The amount does not commensurate with the level of development enjoyed by this country. I had written about a lack of urban renewal projects, public transport system enhancement, new public amenities and others.

The Prime Minister has outlined the creation of a knowledge economy and a high income workforce by 2020. This objective cannot be achieved if there is not accountability and a proper ROI for the funds used.

There are several major obstacles for the government:

1) There is a lack of a proper mechanism to evaluate public spending in the country. For example, the 2010 Budget has an allocation of RM22 million for a study on the implementation of a nationwide GST. It has received a protest from opposition MPs in the parliament. The amount is absurd. Being a consultant with some of the top consulting firms in the country, I find this sum difficult to digest. Similarly, more than RM200 million was billed by the consultants of PKFZ. When the government starts to be more accountable?

2) Despite mounting criticisms and abuses reported in the Auditor's General Report, the government has yet to budge on the implementation of a full open tender system. States such as Penang has shown that an open tender system can help the government to save a lot of money. It makes the private sector more competition and helps to weed out corruption in the public procurement process.

3) The government revenue streams have not grown very much since the last decade. The private sector is not doing that well. Individuals who are paying taxes have not grown beyond the 11% of total workforce. In a developed country, more than 60% of workforce pay an income tax. A low level of those eligible to pay tax does not help the government to fully adopt the GST. It means that the lower income group will be worse hit if a full GST is implemented. Without its implementation, the World Bank has warned Malaysia of a worsening government's revenue. Its dependency on oil revenue is not very positive either.

4) Malaysia has yet to realize its investments in various mega projects. Despite the claim by Mahathir that mega projects are good for the economy. It appears that a non-productive infrastructure development or a new industrial park gives only a short term stimulus to the economy. The budget continues to neglect other important industries such as manufacturing, innovative and creative services, tourism and hospitality services and others. Malaysia spends without a good ROI. The PKFZ is a prime example. Next the Cyberjaya and soon the Nusajaya and other regional corridors.

5) The government is facing its own political and policy bottlenecks. The race-based coalition cannot move beyond its race affirmative policies. Hence, it does not have a post-NEP policy or is reluctant to introduce any policy which can help to promote meritocracy which is sorely needed by the country.

Hence, I agree with a few observers that the 1Malaysia slogan is just but another empty slogan. Very little has changed since the leadership transition from Abdullah Badawi to Najib Razak. Complacency, racial politics, corruption and abuse of power by certain public institutions are still rampant.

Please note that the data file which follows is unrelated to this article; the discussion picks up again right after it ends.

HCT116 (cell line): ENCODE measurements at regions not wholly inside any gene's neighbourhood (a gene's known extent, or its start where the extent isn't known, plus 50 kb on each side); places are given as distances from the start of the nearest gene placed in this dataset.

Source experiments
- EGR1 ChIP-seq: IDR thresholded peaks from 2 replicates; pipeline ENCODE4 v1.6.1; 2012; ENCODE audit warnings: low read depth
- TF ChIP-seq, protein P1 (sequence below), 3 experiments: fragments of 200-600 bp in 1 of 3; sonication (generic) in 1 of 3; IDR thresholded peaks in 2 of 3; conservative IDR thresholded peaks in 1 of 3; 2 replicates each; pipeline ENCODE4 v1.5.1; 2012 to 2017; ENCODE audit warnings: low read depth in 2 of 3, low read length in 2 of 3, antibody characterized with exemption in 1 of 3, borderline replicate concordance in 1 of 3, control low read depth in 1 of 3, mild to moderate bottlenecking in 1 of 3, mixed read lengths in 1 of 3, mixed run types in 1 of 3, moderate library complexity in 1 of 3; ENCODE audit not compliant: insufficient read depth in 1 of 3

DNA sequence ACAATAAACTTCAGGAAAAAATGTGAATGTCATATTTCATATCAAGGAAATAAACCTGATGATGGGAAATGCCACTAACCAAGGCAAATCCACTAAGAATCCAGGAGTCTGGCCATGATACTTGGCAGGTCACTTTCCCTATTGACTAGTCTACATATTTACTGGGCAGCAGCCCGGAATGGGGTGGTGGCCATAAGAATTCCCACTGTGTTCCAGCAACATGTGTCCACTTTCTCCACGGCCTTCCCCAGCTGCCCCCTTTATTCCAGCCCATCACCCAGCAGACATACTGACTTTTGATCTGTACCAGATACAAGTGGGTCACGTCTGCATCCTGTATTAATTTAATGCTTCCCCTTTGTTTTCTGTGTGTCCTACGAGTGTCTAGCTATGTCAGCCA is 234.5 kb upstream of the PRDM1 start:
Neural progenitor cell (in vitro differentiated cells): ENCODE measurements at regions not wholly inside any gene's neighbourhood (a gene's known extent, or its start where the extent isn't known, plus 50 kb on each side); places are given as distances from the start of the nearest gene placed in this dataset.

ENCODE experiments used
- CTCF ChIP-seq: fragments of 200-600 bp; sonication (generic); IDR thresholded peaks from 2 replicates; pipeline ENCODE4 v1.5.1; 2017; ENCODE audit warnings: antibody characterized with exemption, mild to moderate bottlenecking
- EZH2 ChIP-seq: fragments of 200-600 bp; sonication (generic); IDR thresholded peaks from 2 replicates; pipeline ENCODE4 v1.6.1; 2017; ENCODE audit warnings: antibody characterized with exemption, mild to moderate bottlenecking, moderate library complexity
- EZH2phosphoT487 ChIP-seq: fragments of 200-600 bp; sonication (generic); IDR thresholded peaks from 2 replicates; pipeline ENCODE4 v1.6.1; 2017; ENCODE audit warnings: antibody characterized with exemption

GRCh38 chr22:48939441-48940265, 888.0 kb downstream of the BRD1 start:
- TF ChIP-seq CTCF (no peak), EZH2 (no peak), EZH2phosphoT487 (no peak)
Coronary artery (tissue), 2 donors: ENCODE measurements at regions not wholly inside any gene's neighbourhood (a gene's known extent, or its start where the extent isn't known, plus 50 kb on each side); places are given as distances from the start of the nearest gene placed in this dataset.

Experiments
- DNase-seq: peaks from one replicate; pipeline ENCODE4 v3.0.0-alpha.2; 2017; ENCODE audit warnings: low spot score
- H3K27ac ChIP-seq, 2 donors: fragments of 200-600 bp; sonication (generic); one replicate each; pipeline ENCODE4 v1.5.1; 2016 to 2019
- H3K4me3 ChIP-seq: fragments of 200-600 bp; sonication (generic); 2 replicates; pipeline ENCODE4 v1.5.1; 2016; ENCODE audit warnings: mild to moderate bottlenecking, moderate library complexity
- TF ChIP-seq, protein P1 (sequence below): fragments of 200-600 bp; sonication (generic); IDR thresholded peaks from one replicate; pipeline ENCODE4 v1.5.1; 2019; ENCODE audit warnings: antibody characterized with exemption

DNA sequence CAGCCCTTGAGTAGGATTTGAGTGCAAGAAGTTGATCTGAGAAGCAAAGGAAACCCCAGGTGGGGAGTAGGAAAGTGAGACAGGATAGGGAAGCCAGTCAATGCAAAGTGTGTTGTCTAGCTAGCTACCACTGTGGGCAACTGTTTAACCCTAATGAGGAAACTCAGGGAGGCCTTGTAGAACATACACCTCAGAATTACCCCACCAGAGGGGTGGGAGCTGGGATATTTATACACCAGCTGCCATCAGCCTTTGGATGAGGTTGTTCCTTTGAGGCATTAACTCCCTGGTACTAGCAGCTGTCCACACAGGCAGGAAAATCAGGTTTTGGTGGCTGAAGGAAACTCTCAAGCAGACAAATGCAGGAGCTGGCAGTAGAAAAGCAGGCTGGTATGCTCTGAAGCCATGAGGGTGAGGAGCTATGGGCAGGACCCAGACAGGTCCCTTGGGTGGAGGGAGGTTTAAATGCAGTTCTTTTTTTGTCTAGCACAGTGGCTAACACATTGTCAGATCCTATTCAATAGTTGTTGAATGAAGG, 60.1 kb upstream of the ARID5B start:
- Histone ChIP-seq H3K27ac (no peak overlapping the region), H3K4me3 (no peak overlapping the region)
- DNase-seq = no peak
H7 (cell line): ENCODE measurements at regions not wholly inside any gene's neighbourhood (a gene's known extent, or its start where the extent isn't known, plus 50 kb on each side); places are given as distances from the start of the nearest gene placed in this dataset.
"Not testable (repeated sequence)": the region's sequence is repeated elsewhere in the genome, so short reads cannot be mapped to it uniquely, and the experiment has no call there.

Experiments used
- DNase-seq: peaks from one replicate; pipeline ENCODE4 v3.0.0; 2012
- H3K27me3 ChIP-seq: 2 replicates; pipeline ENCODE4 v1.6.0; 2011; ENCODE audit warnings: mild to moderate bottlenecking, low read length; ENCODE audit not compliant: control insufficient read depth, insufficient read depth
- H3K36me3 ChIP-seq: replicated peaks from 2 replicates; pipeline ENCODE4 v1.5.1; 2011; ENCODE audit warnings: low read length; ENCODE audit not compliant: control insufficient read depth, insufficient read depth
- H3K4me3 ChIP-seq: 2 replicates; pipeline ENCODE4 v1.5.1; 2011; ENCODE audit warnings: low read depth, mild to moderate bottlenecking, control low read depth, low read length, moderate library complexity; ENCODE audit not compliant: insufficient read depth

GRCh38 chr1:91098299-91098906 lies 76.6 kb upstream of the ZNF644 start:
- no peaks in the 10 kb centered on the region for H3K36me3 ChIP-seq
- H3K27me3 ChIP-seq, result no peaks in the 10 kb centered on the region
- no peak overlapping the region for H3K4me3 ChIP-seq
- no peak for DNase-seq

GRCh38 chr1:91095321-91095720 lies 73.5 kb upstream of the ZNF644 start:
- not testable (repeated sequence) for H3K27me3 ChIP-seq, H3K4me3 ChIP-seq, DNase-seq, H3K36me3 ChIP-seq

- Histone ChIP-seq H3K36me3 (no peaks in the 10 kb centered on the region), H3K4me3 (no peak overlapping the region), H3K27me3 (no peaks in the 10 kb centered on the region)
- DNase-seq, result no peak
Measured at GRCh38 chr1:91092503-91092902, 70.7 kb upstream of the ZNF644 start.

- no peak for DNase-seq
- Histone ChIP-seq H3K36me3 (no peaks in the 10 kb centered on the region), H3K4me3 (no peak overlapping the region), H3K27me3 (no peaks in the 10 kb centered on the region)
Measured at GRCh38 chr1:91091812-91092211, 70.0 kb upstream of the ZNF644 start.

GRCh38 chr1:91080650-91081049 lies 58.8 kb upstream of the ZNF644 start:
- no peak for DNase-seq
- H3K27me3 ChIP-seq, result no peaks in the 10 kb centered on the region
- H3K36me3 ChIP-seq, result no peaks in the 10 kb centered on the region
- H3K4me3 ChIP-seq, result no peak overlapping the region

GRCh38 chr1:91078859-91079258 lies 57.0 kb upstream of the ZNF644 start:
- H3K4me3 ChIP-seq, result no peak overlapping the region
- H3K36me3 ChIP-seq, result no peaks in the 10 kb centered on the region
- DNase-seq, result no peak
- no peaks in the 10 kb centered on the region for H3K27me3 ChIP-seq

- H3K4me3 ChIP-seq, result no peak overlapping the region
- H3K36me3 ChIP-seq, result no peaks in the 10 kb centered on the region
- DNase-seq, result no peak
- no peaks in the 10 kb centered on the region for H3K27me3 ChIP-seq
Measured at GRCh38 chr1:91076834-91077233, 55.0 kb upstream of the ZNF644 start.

We deserve better than this.

Monday, November 02, 2009

This is Why Gerakan Has Lost Its Touch

Gerakan economic bureau head Wan Sun Keong alleged that Penang Chief Minister Lim Guan Eng had turned down a USD3bil (RM10.2bil) investment because he could not "could not commit 1,000 engineers" to the company.

Gerakan state chairman Teng Hock Nan has been accusing the state government for manufacturing lies and half-truths on the Kampung Buah Pala issue. Yet, his party and his economic bureau head are committing the same crime.

Gerakan is now talking about rejuvenation and reform. The first thing they should do is to get a better qualified economic bureau head who does not even understand simply economics.

First, this is not the first instance in Penang where high tech companies had decided against investing in Penang due to skilled labour shortage. During Koh Tsu Koon's tenure, he had lamented that a software development company had shifted their investment to Singapore despite a higher labour cost due to the same reason - inability to hire enough software engineers.

Lim had merely complained that the state needs a better training facility if it wants to stay attractive to high tech investment.

Second, there is no way Lim could guarantee 1,000 E&E engineers to any company. The availability of skilled labour is determined by pure demand and supply. Our lower salary scale is not helping us to attract the best brains. Many of them would rather offer their service to companies overseas.

Third, it is time for both the Penang government and Gerakan to realize that we cannot get good people by paying peanuts. Pay peanuts and you get monkeys to work for you. Lim cannot continue to run his government like a socialist one. He needs to put the money where the mouth is in order to create new jobs and industries.

Neither should Gerakan blame Lim for something which is obviously not his fault. What did Gerakan do to address the situation when Koh was aware of Penang's inability to attract skilled workers?